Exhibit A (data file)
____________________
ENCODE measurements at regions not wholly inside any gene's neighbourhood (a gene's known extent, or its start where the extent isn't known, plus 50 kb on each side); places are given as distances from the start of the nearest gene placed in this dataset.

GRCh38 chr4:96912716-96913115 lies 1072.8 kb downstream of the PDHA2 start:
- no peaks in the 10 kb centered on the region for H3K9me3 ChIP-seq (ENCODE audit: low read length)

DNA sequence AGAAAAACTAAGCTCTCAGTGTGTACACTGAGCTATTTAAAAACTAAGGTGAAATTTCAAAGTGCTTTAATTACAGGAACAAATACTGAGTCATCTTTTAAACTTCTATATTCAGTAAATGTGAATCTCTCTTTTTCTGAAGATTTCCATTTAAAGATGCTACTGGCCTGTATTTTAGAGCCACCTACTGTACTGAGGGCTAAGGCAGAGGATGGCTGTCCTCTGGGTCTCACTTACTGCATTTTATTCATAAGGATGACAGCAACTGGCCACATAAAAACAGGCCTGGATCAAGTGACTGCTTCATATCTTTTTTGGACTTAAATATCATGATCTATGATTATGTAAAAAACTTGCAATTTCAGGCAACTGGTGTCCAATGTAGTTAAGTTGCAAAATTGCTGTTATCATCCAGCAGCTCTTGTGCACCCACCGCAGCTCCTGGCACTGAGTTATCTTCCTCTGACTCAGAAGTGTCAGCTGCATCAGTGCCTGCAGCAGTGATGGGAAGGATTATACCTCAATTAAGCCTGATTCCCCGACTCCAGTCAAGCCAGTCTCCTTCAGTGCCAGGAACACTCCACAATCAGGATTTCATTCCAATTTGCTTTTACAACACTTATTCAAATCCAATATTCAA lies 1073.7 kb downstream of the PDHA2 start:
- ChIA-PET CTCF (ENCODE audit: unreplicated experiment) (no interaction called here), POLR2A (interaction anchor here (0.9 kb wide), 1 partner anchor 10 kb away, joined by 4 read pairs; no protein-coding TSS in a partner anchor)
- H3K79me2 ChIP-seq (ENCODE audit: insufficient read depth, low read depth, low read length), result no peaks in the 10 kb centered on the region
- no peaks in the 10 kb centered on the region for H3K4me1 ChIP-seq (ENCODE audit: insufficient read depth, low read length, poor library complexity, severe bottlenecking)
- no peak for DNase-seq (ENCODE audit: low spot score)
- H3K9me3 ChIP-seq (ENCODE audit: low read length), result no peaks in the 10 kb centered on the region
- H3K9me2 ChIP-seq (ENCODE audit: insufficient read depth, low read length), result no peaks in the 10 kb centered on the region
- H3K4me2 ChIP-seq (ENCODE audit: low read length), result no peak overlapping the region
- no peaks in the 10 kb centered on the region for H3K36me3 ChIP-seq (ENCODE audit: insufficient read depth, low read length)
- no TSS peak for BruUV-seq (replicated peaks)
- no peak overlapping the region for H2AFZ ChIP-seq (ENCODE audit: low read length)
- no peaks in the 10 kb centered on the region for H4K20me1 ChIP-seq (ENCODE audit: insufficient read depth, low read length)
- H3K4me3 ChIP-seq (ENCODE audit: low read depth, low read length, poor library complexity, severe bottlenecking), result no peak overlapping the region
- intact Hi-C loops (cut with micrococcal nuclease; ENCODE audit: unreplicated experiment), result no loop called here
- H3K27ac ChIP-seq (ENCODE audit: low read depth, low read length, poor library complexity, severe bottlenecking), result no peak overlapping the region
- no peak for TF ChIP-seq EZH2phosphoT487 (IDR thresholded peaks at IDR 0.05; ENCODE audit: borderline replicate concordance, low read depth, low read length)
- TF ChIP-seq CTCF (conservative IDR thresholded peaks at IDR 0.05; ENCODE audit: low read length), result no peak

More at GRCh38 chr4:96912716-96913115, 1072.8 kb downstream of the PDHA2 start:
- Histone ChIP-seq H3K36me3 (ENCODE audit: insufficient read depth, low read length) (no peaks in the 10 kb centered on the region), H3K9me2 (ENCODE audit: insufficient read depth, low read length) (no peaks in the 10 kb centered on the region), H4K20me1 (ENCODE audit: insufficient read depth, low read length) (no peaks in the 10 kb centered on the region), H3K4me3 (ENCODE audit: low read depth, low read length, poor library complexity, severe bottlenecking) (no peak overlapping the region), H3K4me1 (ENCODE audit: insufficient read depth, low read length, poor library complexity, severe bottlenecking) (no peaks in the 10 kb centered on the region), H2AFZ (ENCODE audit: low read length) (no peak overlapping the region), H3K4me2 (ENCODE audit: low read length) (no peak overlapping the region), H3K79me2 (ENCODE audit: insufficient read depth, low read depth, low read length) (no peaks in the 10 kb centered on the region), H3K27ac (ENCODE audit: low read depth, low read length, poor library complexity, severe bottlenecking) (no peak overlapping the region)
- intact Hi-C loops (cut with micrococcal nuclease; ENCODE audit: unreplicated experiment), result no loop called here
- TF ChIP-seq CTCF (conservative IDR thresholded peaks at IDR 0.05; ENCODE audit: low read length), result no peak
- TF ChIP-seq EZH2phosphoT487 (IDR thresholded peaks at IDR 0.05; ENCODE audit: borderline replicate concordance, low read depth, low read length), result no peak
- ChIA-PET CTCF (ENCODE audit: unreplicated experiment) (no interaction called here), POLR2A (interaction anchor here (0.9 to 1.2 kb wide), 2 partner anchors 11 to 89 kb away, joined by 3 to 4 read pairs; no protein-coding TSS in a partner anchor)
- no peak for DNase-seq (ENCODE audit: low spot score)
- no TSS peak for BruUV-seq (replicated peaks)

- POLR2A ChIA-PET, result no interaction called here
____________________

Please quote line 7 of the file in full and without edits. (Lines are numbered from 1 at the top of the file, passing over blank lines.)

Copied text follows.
- no peaks in the 10 kb centered on the region for H3K4me1 ChIP-seq (ENCODE audit: insufficient read depth, low read length, poor library complexity, severe bottlenecking)